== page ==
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Article, Comedy

January 2016: The Month of Death

Author: Ryan Moore


When we look back on January 2016 in the future it will almost certainly be regarded as the month that cancer went on an almighty bender.

It is barely February and so far we have lost a plethora of national treasures including Alan Rickman, Lemmy, David Bowie, Glenn Frey and Terry Wogan.

It’s like Death is systematically killing off everyone who made an impact on my childhood; a cruel reminder of my own mortality. If I wake up tomorrow morning and I read that Ed the duck or Brien Blessed has died I will be livid.

Who does Death think he is anyway? The stupid bastard.  First he takes Terry Wogan the lilting voice of Saturday morning, for me and many others, a man who is inextricably linked to my own childhood. I would visit my dad on the weekends and Wogan’s Irish patter usually accompanied car journeys to swimming pools and pubs, not forgetting Eurovision and children in need.

Lemmy was the voice of my angry Teen years. Every time I’ve sipped a Jack Daniels or smoked a fag somewhere, in the back of my head, Lemmy was giving me an approving nod. At least, that’s the story I’m sticking to.

As for January’s other great loss, David Bowie; he terrified me as a child. I remember watching The Labyrinth as a kid (and those tights) from behind the safety of cushions. It terrified the living shit out of me and fascinated me in equal measures. And not forgetting Alan Rickman whose velvety voice is the one I wish I’d been granted instead of my nasal squawk.

I’m hoping that the deaths of January have all been a cruel hoax, and Lemmy, Frey and Dimebag Darrel could be found shooting the shit on a desert island somewhere. The grim reaper can appear, place a comforting, if bony, hand on our shoulders and tell us it was all a hoax?

We are told talent is everywhere these days. Every channel on a Saturday night is awash with hordes of wannabes competing aggressively to be the next big thing. But ours is the generation that wants all the glory with none of the legwork. People buy minutes of fame by selling their souls and offer nothing memorable. Talent shows are in abundance but where is the talent?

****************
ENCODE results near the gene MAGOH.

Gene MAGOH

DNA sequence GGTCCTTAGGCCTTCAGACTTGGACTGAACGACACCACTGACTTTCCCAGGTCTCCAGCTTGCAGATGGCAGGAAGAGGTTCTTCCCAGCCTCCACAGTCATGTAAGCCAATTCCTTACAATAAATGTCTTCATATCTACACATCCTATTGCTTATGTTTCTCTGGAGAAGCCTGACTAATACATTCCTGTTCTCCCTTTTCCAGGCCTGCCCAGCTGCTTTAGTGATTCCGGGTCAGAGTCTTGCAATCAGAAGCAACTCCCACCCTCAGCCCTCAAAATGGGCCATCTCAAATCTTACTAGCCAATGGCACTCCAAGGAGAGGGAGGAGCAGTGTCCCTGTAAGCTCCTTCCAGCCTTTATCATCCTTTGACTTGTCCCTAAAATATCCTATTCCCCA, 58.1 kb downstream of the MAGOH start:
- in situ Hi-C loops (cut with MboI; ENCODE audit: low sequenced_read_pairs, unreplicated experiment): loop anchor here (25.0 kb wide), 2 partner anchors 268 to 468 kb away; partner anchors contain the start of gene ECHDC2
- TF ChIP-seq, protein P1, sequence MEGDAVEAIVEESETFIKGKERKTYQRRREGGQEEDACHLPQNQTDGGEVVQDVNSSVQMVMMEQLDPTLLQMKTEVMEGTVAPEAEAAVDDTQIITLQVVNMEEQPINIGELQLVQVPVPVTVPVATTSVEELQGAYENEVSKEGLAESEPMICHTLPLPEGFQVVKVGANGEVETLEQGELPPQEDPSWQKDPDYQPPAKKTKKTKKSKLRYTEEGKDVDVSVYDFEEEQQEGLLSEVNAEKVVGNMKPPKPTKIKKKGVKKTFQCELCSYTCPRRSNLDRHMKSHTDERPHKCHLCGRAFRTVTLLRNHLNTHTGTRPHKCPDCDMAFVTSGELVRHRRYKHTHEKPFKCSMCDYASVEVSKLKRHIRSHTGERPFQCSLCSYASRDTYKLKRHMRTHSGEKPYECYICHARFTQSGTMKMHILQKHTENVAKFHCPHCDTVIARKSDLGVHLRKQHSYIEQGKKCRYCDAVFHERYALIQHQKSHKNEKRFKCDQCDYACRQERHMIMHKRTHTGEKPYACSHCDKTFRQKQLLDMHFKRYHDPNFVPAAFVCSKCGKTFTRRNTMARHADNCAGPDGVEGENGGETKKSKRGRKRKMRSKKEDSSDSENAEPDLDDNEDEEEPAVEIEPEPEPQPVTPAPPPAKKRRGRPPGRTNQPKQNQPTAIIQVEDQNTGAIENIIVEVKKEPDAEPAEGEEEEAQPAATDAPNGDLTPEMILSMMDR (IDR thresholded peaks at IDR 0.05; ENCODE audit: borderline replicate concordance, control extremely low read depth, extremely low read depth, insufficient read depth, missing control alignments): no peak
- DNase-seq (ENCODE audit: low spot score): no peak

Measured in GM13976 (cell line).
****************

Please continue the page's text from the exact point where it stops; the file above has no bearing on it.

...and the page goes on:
The gradual decline of arts grants and government funding for creative outlets mean that the future really does look even bleaker. If we want true talent, the kinds of stars that become pioneers, not just followers, it might be worth investing in it. And I don’t mean by picking up a phone and dialling a premium rate phone-line to vote for your favourite.

January’s high-profile deaths have also had the social media grief police on high alert. People ask ‘how can you get sad over someone you have not met? Millions of people die each year but crocodile tears are saved for the rich and famous?’ What these people don’t understand is that we DO know these celebrities. They all touched our lives in some way, on a level that’s both personal and collective, as part of a common culture we share together. We mourn public deaths for all they have represented.

In the end these people managed to leave a legacy, a voice that will be heard through the ages; not all of us with have that opportunity. The majority of us will be lucky to have a family to listen to us drivel incoherent nonsense in our final moments before shuffling off this mortal coil.

The real death that we mourn is of the comfort of familiarity, or our acceptance that things must and will change.

So what’s next for us inhabitants of planet earth? A life, a future and hopefully the regeneration of arts grants and a creative scene to help find the next generation of talent to be mourned by others one day.